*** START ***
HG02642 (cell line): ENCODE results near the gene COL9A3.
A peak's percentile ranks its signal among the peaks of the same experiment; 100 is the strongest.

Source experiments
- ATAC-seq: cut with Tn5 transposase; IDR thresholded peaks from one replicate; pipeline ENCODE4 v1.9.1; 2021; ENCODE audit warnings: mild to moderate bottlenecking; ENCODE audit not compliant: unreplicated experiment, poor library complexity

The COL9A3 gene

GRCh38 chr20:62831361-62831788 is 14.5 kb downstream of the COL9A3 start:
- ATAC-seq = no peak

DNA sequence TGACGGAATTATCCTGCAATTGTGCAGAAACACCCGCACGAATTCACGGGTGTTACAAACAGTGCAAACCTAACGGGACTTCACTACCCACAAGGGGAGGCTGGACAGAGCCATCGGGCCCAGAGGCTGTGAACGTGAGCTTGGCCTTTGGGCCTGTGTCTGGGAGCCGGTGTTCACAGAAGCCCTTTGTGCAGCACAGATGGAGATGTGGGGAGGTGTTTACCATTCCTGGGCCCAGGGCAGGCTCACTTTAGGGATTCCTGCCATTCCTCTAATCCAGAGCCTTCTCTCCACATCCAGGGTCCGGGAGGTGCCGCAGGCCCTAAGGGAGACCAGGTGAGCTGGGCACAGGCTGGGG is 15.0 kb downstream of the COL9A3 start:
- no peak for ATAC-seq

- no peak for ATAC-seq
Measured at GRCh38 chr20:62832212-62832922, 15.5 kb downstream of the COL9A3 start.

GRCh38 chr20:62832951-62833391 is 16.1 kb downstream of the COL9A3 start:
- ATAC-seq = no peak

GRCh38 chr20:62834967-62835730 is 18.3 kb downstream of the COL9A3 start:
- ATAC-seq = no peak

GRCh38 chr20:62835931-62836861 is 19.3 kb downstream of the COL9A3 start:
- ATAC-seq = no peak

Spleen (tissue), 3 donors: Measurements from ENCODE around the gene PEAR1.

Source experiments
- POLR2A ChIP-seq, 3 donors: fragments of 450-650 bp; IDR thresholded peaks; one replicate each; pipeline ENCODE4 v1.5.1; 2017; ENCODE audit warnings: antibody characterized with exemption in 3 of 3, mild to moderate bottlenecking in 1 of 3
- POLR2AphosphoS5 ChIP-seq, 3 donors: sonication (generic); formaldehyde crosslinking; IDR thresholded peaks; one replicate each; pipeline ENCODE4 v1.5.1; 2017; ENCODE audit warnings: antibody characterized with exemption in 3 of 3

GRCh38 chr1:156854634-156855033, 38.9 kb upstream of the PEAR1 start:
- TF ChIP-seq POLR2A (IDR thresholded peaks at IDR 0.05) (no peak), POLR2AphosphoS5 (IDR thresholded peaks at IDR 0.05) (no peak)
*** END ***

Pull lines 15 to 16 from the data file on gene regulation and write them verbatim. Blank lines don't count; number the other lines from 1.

- ATAC-seq = no peak

GRCh38 chr20:62835931-62836861 is 19.3 kb downstream of the COL9A3 start: